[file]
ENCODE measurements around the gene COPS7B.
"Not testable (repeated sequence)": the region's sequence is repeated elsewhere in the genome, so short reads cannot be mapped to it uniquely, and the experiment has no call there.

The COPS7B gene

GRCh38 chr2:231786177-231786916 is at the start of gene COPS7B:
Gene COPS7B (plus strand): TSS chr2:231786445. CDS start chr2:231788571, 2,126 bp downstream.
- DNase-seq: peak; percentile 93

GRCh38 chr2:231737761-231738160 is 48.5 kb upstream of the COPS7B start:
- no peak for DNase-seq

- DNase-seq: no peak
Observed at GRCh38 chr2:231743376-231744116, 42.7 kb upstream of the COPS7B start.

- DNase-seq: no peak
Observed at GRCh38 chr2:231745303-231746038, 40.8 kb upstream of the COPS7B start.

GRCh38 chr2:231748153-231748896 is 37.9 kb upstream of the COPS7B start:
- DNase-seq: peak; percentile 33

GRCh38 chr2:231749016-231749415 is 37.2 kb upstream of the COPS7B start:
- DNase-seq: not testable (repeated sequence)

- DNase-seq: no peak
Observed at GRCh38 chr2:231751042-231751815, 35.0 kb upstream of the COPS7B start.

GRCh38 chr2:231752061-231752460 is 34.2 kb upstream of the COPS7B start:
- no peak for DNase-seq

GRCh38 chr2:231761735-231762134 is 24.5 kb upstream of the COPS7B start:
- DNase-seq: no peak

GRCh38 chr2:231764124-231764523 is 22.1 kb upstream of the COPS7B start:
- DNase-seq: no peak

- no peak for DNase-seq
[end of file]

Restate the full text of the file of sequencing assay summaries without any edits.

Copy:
ENCODE measurements around the gene COPS7B.
"Not testable (repeated sequence)": the region's sequence is repeated elsewhere in the genome, so short reads cannot be mapped to it uniquely, and the experiment has no call there.

The COPS7B gene

GRCh38 chr2:231786177-231786916 is at the start of gene COPS7B:
Gene COPS7B (plus strand): TSS chr2:231786445. CDS start chr2:231788571, 2,126 bp downstream.
- DNase-seq: peak; percentile 93

GRCh38 chr2:231737761-231738160 is 48.5 kb upstream of the COPS7B start:
- no peak for DNase-seq

- DNase-seq: no peak
Observed at GRCh38 chr2:231743376-231744116, 42.7 kb upstream of the COPS7B start.

- DNase-seq: no peak
Observed at GRCh38 chr2:231745303-231746038, 40.8 kb upstream of the COPS7B start.

GRCh38 chr2:231748153-231748896 is 37.9 kb upstream of the COPS7B start:
- DNase-seq: peak; percentile 33

GRCh38 chr2:231749016-231749415 is 37.2 kb upstream of the COPS7B start:
- DNase-seq: not testable (repeated sequence)

- DNase-seq: no peak
Observed at GRCh38 chr2:231751042-231751815, 35.0 kb upstream of the COPS7B start.

GRCh38 chr2:231752061-231752460 is 34.2 kb upstream of the COPS7B start:
- no peak for DNase-seq

GRCh38 chr2:231761735-231762134 is 24.5 kb upstream of the COPS7B start:
- DNase-seq: no peak

GRCh38 chr2:231764124-231764523 is 22.1 kb upstream of the COPS7B start:
- DNase-seq: no peak

- no peak for DNase-seq